The paper in Nature Communications is here: http://go.nature.com/2AcJvLY
When I joined Eric Alm's lab three years ago, I was energized by the excitement and activity in microbiome research, but frustrated with how little of the information in our field had been synthesized into generalized understanding. When I read new papers that came out, I wanted to know how much I could trust the results of any individual study: were the bacterial associations that they reported actually meaningful biomarkers for that disease, or were they just spurious associations that had simply passed statistical significance tests? I also didn't really recognize any of the bacterial names yet back then, but I felt like many of the same taxa kept showing up across multiple studies - were there bacteria that just popped up no matter what disease was being studied? And, finally, what the heck did people mean when they said that they had identified "dysbiosis"? It seemed to me that often, "dysbiosis" was just another way to say "difference" - but what kind of difference, and was it biologically meaningful?
Motivated by these thoughts, I set out to do a broad cross-disease meta-analysis to see if I could "find the knowledge in the information." I wanted to answer two main questions: (1) were microbial associations in a given study specific to that disease, consistently showing up across different studies of the same disease, and (2) were there general health- and disease-associated bacteria, that were significant no matter what the studied disease was? Since our field is still establishing standard processing and analysis methods, I knew that if I wanted to synthesize many published findings, I would need to re-process each study's raw data from scratch so the results would actually be comparable. I scoured the literature for any case-control (i.e. healthy vs. disease) study that reported publicly-available 16S gut microbiome data. I felt like a data detective at times, trying to find the data associated with a paper and figuring out what processing had been done to the data, which files belonged to which samples, and why sample sizes didn't match between my data and what was reported in the papers. I learned a lot in the process of downloading and processing these datasets: the magic of leaving myself thorough README's, the importance of just looking at the raw data and seeing if it makes sense, and the robustness of many 16S processing steps to my many small mistakes. I also learned to really appreciate well-documented and deposited data, and became more understanding of all of the moving parts required to report methods in a truly reproducible way.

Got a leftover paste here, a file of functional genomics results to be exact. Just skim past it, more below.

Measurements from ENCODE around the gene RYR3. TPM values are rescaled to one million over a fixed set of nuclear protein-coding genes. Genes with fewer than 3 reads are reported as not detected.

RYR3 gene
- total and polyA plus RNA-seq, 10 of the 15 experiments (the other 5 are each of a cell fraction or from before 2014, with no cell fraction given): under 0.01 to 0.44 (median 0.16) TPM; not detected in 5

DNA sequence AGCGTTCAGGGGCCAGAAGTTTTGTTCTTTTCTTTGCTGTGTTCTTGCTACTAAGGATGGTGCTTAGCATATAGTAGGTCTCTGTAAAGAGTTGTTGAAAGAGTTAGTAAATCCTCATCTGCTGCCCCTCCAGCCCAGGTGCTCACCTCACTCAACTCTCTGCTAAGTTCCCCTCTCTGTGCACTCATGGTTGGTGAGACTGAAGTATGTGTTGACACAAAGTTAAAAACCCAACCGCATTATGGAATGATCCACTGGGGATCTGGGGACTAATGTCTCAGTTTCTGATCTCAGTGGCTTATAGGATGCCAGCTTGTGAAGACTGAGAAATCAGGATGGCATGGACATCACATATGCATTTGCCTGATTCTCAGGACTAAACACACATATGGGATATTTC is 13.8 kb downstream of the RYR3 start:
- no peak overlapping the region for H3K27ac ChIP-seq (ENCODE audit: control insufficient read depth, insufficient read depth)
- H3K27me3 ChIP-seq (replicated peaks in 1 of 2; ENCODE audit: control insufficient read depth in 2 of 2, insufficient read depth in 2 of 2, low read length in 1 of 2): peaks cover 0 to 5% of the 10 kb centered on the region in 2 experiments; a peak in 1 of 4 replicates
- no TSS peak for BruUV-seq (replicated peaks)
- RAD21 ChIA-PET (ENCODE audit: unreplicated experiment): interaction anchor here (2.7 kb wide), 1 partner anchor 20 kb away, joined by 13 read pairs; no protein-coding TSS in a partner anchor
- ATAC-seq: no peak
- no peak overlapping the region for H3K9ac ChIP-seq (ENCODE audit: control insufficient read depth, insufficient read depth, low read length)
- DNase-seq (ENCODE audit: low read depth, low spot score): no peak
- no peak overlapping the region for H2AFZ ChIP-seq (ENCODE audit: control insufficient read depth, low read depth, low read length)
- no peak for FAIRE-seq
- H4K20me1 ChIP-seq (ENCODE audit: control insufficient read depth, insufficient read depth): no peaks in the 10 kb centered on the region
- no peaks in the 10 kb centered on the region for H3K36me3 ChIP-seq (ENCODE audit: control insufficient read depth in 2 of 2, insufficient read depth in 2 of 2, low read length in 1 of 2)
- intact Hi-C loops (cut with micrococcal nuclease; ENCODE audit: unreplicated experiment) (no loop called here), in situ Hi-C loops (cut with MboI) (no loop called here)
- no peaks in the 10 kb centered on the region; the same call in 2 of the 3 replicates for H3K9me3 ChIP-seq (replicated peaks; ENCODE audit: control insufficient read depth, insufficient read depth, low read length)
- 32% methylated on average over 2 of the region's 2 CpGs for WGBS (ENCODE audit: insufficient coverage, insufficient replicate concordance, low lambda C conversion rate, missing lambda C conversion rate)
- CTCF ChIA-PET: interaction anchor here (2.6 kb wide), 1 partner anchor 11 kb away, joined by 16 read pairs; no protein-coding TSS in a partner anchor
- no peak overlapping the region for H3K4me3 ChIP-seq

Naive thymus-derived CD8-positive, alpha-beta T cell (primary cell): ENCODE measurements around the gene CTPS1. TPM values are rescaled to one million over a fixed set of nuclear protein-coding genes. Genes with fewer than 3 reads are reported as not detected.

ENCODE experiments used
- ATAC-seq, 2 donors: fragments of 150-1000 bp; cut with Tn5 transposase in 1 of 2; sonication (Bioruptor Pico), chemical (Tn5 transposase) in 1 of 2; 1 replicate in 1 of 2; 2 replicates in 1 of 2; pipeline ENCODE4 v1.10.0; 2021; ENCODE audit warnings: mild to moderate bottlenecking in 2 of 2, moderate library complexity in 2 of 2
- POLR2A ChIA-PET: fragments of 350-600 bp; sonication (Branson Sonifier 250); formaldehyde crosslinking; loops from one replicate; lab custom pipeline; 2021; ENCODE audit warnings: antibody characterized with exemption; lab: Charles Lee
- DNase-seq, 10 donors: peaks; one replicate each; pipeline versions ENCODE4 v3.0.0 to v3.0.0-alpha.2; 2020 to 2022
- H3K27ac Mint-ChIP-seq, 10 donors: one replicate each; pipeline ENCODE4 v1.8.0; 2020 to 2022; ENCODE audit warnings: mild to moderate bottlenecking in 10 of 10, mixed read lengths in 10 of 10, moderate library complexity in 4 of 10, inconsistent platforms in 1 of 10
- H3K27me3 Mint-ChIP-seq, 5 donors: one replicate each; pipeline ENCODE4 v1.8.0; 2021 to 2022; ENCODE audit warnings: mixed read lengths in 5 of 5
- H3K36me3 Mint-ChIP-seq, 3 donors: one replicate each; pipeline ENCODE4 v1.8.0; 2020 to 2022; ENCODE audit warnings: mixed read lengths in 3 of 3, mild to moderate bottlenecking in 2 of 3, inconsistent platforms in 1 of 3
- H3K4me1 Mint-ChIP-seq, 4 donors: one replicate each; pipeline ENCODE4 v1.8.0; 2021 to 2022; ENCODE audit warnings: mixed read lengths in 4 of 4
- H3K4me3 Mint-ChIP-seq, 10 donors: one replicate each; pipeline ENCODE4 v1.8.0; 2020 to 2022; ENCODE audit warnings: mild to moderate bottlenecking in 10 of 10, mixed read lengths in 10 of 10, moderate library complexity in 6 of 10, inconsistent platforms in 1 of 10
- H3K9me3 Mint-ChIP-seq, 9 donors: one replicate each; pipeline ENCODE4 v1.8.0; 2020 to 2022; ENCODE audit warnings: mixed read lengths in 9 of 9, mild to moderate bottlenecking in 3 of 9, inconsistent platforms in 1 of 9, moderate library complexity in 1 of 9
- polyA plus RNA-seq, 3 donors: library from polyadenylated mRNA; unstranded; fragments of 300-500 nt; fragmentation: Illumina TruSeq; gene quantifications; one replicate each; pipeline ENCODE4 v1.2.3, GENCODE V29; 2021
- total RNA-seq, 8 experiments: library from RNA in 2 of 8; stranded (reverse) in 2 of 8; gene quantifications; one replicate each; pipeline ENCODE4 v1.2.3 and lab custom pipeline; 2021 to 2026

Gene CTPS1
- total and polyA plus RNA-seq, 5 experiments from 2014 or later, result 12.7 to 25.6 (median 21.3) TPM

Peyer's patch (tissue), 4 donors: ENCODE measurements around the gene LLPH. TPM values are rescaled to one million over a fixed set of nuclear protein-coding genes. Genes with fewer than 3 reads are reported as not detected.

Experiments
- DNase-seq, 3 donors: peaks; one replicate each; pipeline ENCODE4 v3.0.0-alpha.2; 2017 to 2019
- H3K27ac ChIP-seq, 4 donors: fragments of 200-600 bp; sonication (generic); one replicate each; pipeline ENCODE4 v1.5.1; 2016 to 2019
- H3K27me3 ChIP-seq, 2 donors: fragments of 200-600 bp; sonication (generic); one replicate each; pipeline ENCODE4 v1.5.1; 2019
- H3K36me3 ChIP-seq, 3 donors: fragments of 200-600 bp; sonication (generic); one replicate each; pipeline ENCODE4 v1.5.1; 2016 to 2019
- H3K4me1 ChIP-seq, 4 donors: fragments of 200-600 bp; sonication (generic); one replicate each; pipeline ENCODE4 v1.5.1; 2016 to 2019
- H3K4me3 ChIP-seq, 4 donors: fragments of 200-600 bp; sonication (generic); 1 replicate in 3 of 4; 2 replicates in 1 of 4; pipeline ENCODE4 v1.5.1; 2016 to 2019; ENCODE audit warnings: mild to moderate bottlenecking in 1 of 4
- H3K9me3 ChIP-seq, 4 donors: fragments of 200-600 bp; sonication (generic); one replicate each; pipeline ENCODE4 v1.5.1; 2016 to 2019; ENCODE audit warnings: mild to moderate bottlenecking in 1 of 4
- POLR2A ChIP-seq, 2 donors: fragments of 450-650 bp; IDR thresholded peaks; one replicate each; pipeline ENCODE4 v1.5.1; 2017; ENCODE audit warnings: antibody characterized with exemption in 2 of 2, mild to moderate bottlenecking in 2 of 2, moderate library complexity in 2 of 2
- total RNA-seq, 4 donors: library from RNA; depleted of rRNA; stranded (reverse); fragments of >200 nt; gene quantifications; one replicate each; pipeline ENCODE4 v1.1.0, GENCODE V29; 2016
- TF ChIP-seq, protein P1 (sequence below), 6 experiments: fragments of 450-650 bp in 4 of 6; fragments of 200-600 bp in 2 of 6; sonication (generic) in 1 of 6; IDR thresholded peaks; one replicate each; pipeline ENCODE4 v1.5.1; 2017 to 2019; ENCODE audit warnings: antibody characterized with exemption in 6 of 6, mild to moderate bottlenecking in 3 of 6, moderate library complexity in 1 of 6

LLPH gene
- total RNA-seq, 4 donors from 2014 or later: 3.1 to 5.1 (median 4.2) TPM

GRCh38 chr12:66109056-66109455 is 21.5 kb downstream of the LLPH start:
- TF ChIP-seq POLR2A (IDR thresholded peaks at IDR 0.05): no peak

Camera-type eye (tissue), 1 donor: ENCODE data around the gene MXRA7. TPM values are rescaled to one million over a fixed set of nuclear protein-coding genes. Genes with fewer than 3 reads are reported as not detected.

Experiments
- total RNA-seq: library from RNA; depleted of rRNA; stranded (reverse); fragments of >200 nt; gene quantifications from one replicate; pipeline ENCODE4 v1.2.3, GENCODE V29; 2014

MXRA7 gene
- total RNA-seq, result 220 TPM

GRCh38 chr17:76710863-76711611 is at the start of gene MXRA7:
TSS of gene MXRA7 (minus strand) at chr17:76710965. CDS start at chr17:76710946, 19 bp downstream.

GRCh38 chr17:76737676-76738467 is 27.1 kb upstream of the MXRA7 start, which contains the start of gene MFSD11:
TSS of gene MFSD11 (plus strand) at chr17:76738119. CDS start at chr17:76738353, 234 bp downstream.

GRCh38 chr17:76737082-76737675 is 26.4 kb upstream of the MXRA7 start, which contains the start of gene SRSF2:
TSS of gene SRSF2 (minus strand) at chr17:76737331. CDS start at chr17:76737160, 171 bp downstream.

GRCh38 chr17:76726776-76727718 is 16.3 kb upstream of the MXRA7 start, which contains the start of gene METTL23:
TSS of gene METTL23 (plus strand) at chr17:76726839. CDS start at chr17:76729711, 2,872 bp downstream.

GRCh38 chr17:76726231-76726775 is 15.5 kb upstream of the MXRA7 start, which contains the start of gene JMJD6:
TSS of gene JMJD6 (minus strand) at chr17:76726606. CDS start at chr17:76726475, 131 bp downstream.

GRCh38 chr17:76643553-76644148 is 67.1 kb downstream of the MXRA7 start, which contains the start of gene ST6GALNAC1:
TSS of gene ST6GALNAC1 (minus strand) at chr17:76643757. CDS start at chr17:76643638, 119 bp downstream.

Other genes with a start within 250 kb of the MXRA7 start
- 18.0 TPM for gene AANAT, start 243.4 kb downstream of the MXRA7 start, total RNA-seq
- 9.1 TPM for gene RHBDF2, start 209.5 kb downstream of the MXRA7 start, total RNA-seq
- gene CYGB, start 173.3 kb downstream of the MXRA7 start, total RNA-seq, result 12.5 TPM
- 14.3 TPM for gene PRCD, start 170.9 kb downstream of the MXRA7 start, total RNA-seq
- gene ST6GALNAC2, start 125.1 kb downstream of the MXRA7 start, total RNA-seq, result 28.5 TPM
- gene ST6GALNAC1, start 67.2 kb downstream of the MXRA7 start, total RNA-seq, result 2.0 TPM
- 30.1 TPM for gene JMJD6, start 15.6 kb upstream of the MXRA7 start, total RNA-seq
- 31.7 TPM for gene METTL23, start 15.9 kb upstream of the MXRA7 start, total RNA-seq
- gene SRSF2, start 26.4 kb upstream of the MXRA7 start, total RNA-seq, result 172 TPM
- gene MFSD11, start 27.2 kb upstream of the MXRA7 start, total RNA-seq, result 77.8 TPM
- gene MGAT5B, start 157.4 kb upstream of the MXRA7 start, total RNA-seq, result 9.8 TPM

Once I finally had the data downloaded and re-processed, it was time to start the re-analysis. Our idea was to just do the simplest possible analysis and and compare results across studies to find consistencies and patterns. For each study, I did univariate tests on the bacterial abundances between case and control patients. At first, I was actually pretty bummed because it didn't seem like much was that consistent: there weren't really any bacteria that were always associated with a given disease across all of its studies. And it was hard to know how many studies a bacteria needed to be significant in to be considered a "true" disease-specific association. Then one day, I was showing some colleagues the heatmaps of my p-values and complaining that I didn't really know how to interpret them given the between-study heterogeneity. In the plot, I had sorted the bacteria alphabetically by taxa (as a proxy for phylogeny), and the p-values looked pretty random. A colleague recommended that I sort the bacteria in a more "informative" way, for example by the overall effect direction of each bacteria across the studies. I made the changes to my code and plotted these new heatmaps for each disease separately, and the results were immediately obvious: my IBD p-value heatmap was almost all blue (health-associated) and the colorectal cancer heatmap was almost all red (disease-associated). Although the individual significant bacteria weren't necessarily consistent across studies of the same disease, there were clear patterns of associations that were!